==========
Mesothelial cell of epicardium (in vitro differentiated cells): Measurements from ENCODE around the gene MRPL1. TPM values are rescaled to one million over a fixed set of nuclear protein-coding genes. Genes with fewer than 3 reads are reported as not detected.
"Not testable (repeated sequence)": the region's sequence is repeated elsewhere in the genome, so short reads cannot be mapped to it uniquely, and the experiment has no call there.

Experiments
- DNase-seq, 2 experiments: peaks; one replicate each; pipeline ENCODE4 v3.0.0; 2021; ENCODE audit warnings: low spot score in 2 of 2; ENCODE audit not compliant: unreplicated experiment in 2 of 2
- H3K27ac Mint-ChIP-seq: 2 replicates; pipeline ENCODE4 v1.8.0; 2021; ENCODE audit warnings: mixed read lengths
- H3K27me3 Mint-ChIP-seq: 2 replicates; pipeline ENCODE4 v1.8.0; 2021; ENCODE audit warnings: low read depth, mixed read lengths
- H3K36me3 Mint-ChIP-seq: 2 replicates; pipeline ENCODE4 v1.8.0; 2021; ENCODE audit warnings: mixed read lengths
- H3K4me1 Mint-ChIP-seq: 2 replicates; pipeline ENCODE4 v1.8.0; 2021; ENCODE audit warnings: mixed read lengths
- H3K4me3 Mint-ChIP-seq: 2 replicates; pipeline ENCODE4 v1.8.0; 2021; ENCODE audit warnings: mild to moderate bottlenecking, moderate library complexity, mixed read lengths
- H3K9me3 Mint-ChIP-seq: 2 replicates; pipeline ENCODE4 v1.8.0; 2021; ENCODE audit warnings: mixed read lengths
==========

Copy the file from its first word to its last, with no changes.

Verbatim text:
Mesothelial cell of epicardium (in vitro differentiated cells): Measurements from ENCODE around the gene MRPL1. TPM values are rescaled to one million over a fixed set of nuclear protein-coding genes. Genes with fewer than 3 reads are reported as not detected.
"Not testable (repeated sequence)": the region's sequence is repeated elsewhere in the genome, so short reads cannot be mapped to it uniquely, and the experiment has no call there.

Experiments
- DNase-seq, 2 experiments: peaks; one replicate each; pipeline ENCODE4 v3.0.0; 2021; ENCODE audit warnings: low spot score in 2 of 2; ENCODE audit not compliant: unreplicated experiment in 2 of 2
- H3K27ac Mint-ChIP-seq: 2 replicates; pipeline ENCODE4 v1.8.0; 2021; ENCODE audit warnings: mixed read lengths
- H3K27me3 Mint-ChIP-seq: 2 replicates; pipeline ENCODE4 v1.8.0; 2021; ENCODE audit warnings: low read depth, mixed read lengths
- H3K36me3 Mint-ChIP-seq: 2 replicates; pipeline ENCODE4 v1.8.0; 2021; ENCODE audit warnings: mixed read lengths
- H3K4me1 Mint-ChIP-seq: 2 replicates; pipeline ENCODE4 v1.8.0; 2021; ENCODE audit warnings: mixed read lengths
- H3K4me3 Mint-ChIP-seq: 2 replicates; pipeline ENCODE4 v1.8.0; 2021; ENCODE audit warnings: mild to moderate bottlenecking, moderate library complexity, mixed read lengths
- H3K9me3 Mint-ChIP-seq: 2 replicates; pipeline ENCODE4 v1.8.0; 2021; ENCODE audit warnings: mixed read lengths